Watermelon Dischidia Care Guide (Dischidia Ovata)

Once established, Watermelon Dischidia (Dischidia Ovata) requires no care or attention. This shrub may keep a compact shape even as its beautiful leaves cascade up to 8 feet in length. If you want a houseplant that won’t get too big but will instead trail and vine, a Watermelon Dischidia might be a suitable option.

Watermelon Dischidia Care Guide (Dischidia Ovata)

The Watermelon Dischidia, also known as Dischidia Ovata, is a climbing vine whose dark green, oval leaves are marked by white stripes that call to mind the rind of a watermelon. Even among those who like caring for houseplants, this species is not as well-known as others like the Hoya or Dischidia.

Dischidias is a genus that has close to a hundred distinct species. As the name implies, dischidias are plants that grow on other plants or trees.

Watermelon Dischidia Care

Beautiful and easy to use, Watermelon Dischidia is perfect for beginners. This beautiful plant that requires little attention will be an excellent addition to any space you decide to put it in.

If you want your Dischidia to thrive, you’ll need to provide it with an environment that meets its specific needs, which include a soil composed of equal parts orchid bark, cactus mix, and perlite, regular watering to keep the soil moist, bright indirect light, temperatures between 60 and 85 degrees Fahrenheit, and humidity of at least 70%.

Watermelon Dischidia Light

These plants can survive in a wide variety of lighting conditions but flourish in intense indirect light that has been filtered. A plant will thrive more if placed such that its leaves face a window. Leaves will turn a scarlet color if you give your plant a lot of sunshine. But there’s no reason to worry; the plant simply signals that it doesn’t need any more sun right now.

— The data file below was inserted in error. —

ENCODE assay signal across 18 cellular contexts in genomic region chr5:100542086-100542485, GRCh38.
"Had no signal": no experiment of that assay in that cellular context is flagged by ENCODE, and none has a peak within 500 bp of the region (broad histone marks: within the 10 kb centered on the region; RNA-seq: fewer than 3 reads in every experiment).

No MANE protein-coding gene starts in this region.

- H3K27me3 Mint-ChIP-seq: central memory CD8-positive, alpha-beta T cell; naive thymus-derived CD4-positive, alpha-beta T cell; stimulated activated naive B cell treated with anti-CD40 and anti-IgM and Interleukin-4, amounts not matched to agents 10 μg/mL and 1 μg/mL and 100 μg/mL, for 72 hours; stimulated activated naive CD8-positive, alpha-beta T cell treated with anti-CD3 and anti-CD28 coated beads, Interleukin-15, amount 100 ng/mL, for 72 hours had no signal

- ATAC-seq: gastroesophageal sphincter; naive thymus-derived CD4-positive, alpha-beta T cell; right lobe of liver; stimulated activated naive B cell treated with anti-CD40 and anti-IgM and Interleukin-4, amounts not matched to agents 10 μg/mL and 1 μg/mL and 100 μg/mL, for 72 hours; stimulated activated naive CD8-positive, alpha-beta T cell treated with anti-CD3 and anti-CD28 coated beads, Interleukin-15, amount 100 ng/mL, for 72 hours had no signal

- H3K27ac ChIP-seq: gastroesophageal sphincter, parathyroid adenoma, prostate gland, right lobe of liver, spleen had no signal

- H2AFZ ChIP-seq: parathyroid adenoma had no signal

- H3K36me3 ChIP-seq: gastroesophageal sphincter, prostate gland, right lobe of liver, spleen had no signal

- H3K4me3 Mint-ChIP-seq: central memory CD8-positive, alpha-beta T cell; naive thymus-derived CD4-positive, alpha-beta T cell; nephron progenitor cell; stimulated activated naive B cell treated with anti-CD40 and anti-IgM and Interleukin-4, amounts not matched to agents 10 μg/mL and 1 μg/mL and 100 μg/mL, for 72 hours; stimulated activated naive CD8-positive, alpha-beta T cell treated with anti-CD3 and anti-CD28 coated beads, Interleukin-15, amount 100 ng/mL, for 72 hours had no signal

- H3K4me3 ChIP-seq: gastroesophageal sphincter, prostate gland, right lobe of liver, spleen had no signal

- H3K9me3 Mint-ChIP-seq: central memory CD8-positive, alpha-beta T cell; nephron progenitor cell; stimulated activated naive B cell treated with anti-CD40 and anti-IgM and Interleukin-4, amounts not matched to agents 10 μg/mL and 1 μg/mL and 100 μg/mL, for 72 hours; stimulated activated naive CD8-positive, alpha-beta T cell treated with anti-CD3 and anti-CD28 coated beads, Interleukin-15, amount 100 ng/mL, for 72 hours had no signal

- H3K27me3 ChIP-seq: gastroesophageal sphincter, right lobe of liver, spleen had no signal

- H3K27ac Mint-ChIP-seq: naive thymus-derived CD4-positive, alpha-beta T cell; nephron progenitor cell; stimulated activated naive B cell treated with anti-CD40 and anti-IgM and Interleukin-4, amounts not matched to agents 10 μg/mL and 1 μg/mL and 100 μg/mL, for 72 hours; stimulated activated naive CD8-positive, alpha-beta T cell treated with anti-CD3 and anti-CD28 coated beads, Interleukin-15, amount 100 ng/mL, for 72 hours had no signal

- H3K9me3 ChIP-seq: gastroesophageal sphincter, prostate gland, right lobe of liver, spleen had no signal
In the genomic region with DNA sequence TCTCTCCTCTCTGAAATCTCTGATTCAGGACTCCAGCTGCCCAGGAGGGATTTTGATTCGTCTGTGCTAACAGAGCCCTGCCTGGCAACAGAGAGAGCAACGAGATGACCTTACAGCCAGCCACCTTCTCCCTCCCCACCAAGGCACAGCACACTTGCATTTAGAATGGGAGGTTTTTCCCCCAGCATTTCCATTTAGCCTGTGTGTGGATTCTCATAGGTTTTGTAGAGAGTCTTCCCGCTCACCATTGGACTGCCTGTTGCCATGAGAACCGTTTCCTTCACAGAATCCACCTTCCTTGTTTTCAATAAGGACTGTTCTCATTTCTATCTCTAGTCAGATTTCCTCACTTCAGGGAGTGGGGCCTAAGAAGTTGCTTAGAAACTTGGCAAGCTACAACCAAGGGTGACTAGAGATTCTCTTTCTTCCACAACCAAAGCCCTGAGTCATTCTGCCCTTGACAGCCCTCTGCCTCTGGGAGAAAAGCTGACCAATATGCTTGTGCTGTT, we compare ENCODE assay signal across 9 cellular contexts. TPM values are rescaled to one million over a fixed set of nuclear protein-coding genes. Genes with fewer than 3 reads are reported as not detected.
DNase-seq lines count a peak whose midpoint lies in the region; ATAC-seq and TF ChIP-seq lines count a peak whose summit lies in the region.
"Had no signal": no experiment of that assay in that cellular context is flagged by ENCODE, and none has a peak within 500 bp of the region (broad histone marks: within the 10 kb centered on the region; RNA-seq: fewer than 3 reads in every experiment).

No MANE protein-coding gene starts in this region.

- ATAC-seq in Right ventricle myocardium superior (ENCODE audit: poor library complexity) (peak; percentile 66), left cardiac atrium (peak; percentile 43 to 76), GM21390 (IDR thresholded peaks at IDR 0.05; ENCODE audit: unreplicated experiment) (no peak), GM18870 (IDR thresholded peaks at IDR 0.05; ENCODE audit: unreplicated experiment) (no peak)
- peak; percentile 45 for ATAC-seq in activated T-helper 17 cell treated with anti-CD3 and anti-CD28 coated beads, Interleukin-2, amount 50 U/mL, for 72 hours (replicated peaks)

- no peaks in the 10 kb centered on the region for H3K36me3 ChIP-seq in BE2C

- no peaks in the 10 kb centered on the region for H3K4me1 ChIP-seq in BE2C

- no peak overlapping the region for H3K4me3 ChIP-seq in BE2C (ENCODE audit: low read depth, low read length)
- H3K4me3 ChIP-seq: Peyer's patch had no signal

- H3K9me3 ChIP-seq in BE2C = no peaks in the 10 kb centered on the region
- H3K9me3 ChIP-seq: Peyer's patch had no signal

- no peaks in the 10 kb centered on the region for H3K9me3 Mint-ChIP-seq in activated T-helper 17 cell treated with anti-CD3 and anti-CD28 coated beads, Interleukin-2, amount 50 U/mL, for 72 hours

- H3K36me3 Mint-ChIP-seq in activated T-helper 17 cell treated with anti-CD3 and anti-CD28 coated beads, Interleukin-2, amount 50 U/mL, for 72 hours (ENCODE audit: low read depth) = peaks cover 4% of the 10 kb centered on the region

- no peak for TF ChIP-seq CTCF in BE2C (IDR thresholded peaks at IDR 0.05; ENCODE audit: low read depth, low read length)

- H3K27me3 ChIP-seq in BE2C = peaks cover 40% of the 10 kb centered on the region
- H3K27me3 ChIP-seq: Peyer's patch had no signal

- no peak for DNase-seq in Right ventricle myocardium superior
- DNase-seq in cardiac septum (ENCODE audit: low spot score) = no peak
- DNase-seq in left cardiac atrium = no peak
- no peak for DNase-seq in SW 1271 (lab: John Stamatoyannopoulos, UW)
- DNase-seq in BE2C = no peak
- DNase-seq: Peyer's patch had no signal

Watermelon Dischidia Soil

The ideal growth environment for Watermelon Dischidia is open, airy, and has good drainage. Combine cactus mix, perlite, and orchid soil in equivalent proportions to build your potting mix.

Watermelon Dischidia Watering

When growing this plant indoors, it is in the plant’s best interest to create circumstances that are as close as possible to those it experiences in its native habitat. You should try to maintain a moist soil environment for your Dischidia Ovata, but you should take care to prevent the soil from being excessively saturated. It’s possible that this plant may survive a temporary drought, but it definitely shouldn’t be allowed to dry out thoroughly.